It the year 2007 something huge happened that would push this myth even further from the actual user interface usage.
Steve Jobs presented a new device at MacWorld 2007 which changed the whole industry (see the 2:00 mark):
Touchscreen functionality in the original iPhone with the combination of a really small screen really made a difference in how people viewed and used interfaces. And as a consequence designers started to design differently.
Nowadays long form pages that need a lot of scrolling are a common thing. And they work.
A lot of research was made on this topic. Folks from ClickTale analysed 100,000 page views with heat maps and found interesting results…
If you are not completely sure users would get to the important content that is located below the fold or the data from analytics shows that users are not scrolling – and you want them to, you can make use of some of the cues to help them.
Implementing a scroll arrow just above of a page fold would indicate to a user that important content is located below. For even more effect the arrow could be even animated.
Using a shorter hero image to show the user a glimpse of content beneath could be another way of solving the problem.
An animated image is a cue that is not used that often as the previous ones, but can do the job of notifying a user about the content below successfully nonetheless.
This is a common trap that a lot of designers get caught in the beginning of their career. The need to be creative, the need to do special, unique work every time.
I can almost feel the pain when writing this because I’m the same. But the importance of design conventions cannot be ignored.
If you break common web design conventions you can also quickly break the user experience. I’m not saying that you shouldn’t break them. All I’m saying is that in order to break the rules successfully you need to know them in and out first.
Users that visit your page for the first time need and must grasp everything in a hurry. To ensure this is the case, the easiest way is to follow existing conventions—so-called standardized design patterns.
Over the years users got used to and have expectations about:
A logo which identifies the site is expected to be in the top-left corner and the navigation to be across the top or down the left side.
For example, what happens if I click on a logo or a shopping cart icon?
You know the answer because of the strong conventions. Use them to your advantage when designing.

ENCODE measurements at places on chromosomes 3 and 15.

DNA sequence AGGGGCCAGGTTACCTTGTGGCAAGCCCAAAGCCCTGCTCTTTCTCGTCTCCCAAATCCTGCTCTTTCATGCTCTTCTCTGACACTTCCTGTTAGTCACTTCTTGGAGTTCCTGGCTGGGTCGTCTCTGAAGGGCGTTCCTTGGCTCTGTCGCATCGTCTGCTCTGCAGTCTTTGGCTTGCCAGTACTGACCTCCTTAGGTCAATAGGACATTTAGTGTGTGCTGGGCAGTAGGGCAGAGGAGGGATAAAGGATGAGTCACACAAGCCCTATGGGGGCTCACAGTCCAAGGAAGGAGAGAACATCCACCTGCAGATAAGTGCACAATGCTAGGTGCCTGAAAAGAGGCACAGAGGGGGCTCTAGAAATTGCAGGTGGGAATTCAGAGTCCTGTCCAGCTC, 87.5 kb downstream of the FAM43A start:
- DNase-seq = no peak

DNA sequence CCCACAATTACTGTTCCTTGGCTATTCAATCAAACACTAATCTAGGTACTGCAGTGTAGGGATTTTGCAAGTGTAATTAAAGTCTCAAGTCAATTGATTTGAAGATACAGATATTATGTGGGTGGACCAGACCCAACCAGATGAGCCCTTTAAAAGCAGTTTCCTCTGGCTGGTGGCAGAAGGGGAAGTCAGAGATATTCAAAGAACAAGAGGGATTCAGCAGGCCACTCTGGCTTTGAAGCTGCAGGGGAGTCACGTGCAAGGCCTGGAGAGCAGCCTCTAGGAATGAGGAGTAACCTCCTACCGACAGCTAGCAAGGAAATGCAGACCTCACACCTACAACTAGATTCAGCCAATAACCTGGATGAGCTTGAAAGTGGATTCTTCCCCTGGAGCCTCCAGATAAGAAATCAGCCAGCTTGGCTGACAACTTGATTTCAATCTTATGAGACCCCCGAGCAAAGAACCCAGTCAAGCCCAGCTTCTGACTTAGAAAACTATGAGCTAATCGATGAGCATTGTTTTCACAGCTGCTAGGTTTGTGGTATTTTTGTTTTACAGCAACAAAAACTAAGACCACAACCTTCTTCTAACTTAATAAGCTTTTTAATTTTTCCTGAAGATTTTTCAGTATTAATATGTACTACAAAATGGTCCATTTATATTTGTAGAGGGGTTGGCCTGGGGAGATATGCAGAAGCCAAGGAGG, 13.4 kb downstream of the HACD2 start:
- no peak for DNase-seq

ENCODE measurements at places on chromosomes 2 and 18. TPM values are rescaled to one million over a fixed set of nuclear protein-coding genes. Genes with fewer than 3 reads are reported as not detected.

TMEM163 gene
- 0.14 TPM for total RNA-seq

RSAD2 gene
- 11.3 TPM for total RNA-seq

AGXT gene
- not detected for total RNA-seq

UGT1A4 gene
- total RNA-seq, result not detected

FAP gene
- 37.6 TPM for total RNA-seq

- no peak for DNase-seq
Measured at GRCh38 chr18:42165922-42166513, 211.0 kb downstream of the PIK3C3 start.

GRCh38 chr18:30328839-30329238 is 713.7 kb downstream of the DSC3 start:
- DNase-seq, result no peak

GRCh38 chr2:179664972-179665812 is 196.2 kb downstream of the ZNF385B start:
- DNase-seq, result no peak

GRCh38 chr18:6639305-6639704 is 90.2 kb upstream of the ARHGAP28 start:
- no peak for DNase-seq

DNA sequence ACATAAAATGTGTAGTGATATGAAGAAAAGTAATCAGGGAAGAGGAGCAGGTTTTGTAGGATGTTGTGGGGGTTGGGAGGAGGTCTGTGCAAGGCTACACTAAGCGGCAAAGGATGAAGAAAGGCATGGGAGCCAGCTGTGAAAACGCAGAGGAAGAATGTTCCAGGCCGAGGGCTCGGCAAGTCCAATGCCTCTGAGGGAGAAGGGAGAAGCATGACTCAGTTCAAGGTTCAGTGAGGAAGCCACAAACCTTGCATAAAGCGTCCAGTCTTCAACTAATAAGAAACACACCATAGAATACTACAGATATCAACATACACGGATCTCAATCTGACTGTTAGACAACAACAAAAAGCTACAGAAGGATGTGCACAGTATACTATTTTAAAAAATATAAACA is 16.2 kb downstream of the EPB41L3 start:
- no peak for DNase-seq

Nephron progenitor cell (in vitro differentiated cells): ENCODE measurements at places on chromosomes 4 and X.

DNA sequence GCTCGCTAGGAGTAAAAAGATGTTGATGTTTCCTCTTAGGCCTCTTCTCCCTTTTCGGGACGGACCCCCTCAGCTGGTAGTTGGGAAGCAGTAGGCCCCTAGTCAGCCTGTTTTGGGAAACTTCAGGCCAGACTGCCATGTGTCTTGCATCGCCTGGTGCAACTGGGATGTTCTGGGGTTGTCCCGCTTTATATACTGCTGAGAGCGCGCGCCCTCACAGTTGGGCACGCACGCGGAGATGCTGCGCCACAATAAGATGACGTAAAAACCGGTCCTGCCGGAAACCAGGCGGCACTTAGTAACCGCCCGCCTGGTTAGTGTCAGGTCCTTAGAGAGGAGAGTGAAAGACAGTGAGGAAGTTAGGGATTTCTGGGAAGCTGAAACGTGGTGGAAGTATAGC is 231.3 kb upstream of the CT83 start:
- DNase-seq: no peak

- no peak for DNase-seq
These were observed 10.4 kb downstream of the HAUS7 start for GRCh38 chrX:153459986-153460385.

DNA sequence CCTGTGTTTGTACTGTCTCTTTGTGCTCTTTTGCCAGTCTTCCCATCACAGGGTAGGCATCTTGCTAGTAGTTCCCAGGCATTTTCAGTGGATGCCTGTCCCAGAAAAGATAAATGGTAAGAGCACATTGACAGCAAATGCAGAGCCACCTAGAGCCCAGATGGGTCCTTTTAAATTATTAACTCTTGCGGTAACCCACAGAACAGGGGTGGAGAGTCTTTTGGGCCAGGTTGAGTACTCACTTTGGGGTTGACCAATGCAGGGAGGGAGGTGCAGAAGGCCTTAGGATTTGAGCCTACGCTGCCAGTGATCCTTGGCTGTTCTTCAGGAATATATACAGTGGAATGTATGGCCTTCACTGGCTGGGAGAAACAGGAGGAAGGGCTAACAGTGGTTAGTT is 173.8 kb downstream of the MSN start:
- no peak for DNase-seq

The look of familiar icons is a good example. The search icon or social networking sharing options need little introduction for the user. The user is already familiar with them from using the web.
But still—expectations depend heavily on your target group. Doing quick/dirty user tests is the safest and most effective technique.
Take a look at this website of a random university:
Nothing about this page is particular far from the ordinary university page. The text labels in the primary navigation are clear and the user knows what information is hidden behind them. The layout is pretty standard.
If you play it safe, you can reap many benefits in terms of usability. Again, I am not arguing against creativity in web design, I am just trying to convey that sometimes too much creativity can backfire and most importantly: not bring the necessary business goals.
Bucknell University decided to break some conventions of typical university websites with their recent redesign. Then actually decided to break many general web conventions also.
I like the modern (flat) style and the layout, but usability suffers greatly.
Let’s do a quick usability test:
Something like this is awesome. But ask yourself: would this concept and style be appropriate or delight users of a government website that has a lot of older and less tech-savvy visitors?
The main takeaway about doing completely original design would be:
The design does not have to be original for achieving business goals. Use design conventions to your advantage and decide to break them with caution and your user base in mind.
Thanks for reading this! If you have any questions or concerns, please leave them down at the comments and let’s talk!